## Energy Distribution

### Task number: 3944

Determine the most probable kinetic energy of a translational motion of ideal gas particles at temperature of 290.15 K.

#### Hint 1 – Beware of Wrong Solution

This task is deceptive because it takes an easy path to a seemingly logical solution that is unfortunately wrong. The problem is that we know the relation for the most probable velocity

\[v_{max}=\sqrt{\frac{2kT}{m}}\]and we could anticipate that the maximum value of energy distribution will be the same as the maximum value of velocity distribution and therefore the following will apply:

\[E_{max}=\frac{1}{2}mv^{2}_{max}=\frac{1}{2}m \frac{2kT}{m}=kT.\]However, this reasoning is wrong! It is wrong because the energy distribution is in different form than the velocity distribution and its maxima do not match.

#### Hint 2

First find the distribution function

*ρ*(*E*) for energy.Use a distribution function

\[\rho(v)=4\pi\left({\frac{m}{2\pi kT}}\right)^{\frac{3}{2}}v^{2}e^{-{\frac{mv^2}{2kT}}},\]*ρ*(*v*) for velocity given bywhere

*m*is mass,*T*thermodynamic temperature and*k*Boltzmann constant.The probability of finding a particle in an elementary velocity interval (

*v*;*v*+ d*v*) is*ρ(v)*d*v*. The probability of finding a particle in elementary energy interval (*E*;*E*+ d*E*) is given by*ρ(E)*d*E*.We know the relationship between energy

\[E=\frac{1}{2}mv^{2}.\]*E*and velocity*v*From here we can first determine velocity using energy and by differention we obtain a relationship between d

*v*and d*E*. We substitute both to the above mentioned distribution function.#### Hint 3

The most probable energy

*E*_{max}is defined as the maximum value of determined distribution function*ρ*(*E*).How do you find a maximum value of a function?

#### Given Values

*T*= 290.15 Kgas temperature *E*_{max}= ?most probable kinetic energy value

*Table values:**k*= 1.38 ·10^{−23}J K^{−1}Boltzmann constant #### Analysis

First we find the distribution function for energy. While doing so we use the distribution function for velocity and a known relationship between energy and velocity.

Then we will determine the most probable energy value as the maximum value of distribution function for energy. This means that we will make a derivative of this function and make it equal to zero.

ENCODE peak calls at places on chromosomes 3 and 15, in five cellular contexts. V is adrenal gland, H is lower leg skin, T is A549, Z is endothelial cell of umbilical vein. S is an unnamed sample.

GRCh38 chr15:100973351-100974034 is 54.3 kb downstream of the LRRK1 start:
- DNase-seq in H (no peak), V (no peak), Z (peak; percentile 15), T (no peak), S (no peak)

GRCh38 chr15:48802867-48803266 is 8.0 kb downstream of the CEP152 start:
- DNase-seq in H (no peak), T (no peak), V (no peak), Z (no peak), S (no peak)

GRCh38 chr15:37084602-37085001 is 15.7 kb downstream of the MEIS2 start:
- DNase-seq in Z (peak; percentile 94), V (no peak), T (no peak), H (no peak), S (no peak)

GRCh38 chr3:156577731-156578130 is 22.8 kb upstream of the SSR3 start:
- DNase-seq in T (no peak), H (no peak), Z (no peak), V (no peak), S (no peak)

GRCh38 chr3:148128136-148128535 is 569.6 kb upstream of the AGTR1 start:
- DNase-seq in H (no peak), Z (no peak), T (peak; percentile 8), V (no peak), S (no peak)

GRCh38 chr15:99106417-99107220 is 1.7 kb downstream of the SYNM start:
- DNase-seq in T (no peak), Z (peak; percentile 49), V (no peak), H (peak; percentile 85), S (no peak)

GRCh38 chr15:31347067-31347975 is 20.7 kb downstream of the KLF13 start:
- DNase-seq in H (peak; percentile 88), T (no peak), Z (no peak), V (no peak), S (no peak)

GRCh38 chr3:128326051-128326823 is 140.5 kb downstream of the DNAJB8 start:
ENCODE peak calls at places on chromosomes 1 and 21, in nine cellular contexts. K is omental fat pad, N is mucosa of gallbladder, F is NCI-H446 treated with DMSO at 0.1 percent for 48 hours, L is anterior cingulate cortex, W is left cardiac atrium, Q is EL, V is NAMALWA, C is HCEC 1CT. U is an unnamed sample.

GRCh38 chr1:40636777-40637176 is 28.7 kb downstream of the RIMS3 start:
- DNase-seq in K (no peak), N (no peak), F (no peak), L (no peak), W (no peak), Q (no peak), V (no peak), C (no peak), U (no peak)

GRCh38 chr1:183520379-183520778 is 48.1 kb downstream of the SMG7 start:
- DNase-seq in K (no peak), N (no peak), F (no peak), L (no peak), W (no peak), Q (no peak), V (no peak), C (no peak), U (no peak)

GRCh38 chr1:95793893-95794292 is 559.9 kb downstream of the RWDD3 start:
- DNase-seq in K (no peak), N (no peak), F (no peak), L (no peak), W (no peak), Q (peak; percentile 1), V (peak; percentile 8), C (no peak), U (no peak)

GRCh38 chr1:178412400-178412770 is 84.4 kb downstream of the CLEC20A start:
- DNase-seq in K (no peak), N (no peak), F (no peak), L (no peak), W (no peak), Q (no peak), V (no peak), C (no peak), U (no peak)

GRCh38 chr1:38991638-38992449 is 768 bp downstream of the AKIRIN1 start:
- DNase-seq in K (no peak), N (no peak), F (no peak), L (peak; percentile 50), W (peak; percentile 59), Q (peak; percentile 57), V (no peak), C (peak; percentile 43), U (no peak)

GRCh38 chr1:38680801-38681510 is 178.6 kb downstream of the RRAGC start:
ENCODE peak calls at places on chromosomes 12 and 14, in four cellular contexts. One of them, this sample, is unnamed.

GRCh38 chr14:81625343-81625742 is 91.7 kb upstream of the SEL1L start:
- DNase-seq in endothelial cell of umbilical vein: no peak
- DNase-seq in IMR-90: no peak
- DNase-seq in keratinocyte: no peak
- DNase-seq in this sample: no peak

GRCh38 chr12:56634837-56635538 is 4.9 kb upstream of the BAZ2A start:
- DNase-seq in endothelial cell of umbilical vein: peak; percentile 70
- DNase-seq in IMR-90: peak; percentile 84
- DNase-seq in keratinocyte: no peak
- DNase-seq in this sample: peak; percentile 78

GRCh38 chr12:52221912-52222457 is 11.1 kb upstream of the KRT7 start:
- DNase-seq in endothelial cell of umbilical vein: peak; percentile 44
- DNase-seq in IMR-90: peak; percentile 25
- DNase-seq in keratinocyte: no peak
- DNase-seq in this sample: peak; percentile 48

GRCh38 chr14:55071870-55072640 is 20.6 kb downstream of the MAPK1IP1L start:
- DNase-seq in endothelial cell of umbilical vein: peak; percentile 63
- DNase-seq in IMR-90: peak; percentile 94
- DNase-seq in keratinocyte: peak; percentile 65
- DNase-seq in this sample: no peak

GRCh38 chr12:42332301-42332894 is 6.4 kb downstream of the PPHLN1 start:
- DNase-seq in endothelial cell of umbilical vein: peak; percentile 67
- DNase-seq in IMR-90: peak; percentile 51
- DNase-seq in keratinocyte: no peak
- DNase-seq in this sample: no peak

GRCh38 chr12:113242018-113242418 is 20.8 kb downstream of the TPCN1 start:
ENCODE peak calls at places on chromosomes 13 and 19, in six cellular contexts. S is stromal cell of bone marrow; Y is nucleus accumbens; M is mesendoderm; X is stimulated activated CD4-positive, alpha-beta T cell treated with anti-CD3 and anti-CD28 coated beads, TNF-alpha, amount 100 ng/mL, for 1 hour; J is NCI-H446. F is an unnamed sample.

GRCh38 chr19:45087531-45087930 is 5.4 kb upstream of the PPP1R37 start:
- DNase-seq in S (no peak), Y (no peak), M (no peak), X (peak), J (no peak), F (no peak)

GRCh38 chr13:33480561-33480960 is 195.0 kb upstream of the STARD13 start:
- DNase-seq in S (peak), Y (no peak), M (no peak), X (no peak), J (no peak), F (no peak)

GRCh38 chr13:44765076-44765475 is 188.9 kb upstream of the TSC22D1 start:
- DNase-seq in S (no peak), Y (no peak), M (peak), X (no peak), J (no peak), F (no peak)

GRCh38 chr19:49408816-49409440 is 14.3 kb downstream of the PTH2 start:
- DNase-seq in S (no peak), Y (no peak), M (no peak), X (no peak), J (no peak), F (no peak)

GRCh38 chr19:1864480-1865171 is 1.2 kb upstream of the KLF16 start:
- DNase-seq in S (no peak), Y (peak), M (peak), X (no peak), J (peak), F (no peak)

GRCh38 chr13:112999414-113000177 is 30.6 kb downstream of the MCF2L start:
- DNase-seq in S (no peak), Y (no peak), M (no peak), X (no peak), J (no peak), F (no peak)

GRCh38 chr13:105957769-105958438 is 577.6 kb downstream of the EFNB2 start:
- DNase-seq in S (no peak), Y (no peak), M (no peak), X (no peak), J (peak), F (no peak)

#### Solution

First we need to find the distribution function for energy, i.e. the function

\[p(E_{1}\,<\,E\,<\,E_{2})\,=\,\int_{E_{1}}^{E_{2}}{\rho(E)}\,dE.\]*ρ*(*E*) with such attribute, that the probability of finding a particle in the energy interval from*E*_{1}to*E*_{2}is given byDuring this we use the known distribution function for velocity

\[\rho(v)=4\pi\left({\frac{m}{2\pi kT}}\right)^{\frac{3}{2}}v^{2}e^{-{\frac{mv^2}{2kT}}},\]*ρ*(*v*) given bywhere

*m*is mass,*T*thermodynamic temperature and*k*Boltzmann constant.The probability of finding a particle in an elementary velocity interval (

*v*;*v*+ d*v*) is*ρ(v)*d*v*. This corresponds to the probability of finding the particle in the elementary energy interval (*E*;*E*+ d*E*) given by*ρ(E)*d*E*.Between energy

\[E=\frac{1}{2}mv^{2}.\]*E*and velocity*v*there is a known relationshipWe differentiate it

\[\mathrm{d}E=mv\mathrm{d}v.\]and determine the elementary change of velocity

\[\mathrm{d}v=\frac{\mathrm{d}E}{mv},\]and after substituting

\[v=\sqrt{\frac{2E}{m}}\]we obtain

\[\mathrm{d}v=\frac{\mathrm{d}E}{m\sqrt{\frac{2E}{m}}}=\frac{\mathrm{d}E}{\sqrt{E}\sqrt{2m}}.\]Now we can write

\[\rho(v)\mathrm{d}v\,=\,4\pi\left(\frac{m}{2\pi kt}\right)^{\frac{3}{2}}v^{2}e^{-\frac{mv^{2}}{2kT}}\mathrm{d}v.\]After substituting the relations for velocity

\[\rho(E)\mathrm{d}E\,=\,4\pi\sqrt{\frac{m}{2}}\left(\frac{1}{\pi kT} \right)^{\frac{3}{2}}Ee^{\frac{-E}{kT}}\frac{\mathrm{d}E}{\sqrt{E}\sqrt{2m}}\]*v*and its elementary change d*v*we obtainand after adjustment

\[\rho(E)=2\pi\left(\frac{1}{\pi kT}\right)^{\frac{3}{2}}\sqrt{E}e^{\frac{-E}{kT}}.\]We have managed to find a distribution function for energy. The most probable value of energy

\[\frac{\mathrm{d}\rho(E)}{\mathrm{d}E}\,=\,2\pi \left(\frac{1}{\pi kT}\right)^{\frac{3}{2}}\left(\frac{1}{2\sqrt{E}}e^{\frac{-E}{kT}}+\sqrt{E}\left(\frac{-1}{kT}\right)e^{\frac{-E}{kT}}\right).\]*E*_{max}can be determined as a maximum value of this function. This is done by making a derivative with respect to energy*E*(we use the rule for making a derivative of product and a composite function):We adjust the derivative

\[\frac{\mathrm{d}\rho(E)}{\mathrm{d}E}\,=\,2\pi\left(\frac{1}{\pi kT}\right)^{\frac{3}{2}}e^{\frac{-E}{kT}}\left(\frac{1}{2\sqrt{E}}-\frac{\sqrt{E}}{kt}\right)\]and make it equal to zero

\[\frac{\mathrm{d}\rho(E)}{\mathrm{d}E}=0\;\;\;\Rightarrow \;\;\;2\pi\left(\frac{1}{\pi kT}\right)^{\frac{3}{2}}e^{\frac{-E}{kT}}\left(\frac{1}{2\sqrt{E}}-\frac{\sqrt{E}}{kt}\right)=0.\]From here we obtain a condition

\[\left(\frac{1}{2\sqrt{E_{max}}}-\frac{\sqrt{E_{max}}}{kT}\right)=0.\]After adjusting this equation

\[\frac{1}{2\sqrt{E_{max}}}=\frac{\sqrt{E_{max}}}{kT}\]and determining the most probable energy value

\[E_{max}=\frac{kT}{2}.\]*E*_{max}we finally obtainNotice that the wrong solution mentioned in

*Hint 1*led to twice as big a value of the most probable velocity.#### Numerical Solution

\[E_{max}=\frac{kT}{2}=\frac{1.34\cdot{10^{-23}}\cdot{290.15}}{2}\,\mathrm{J}\dot{=}2\cdot{10^{-21}}\mathrm{J}\]#### Answer

The most probable energy value is approximately 2·10

^{− 21}J.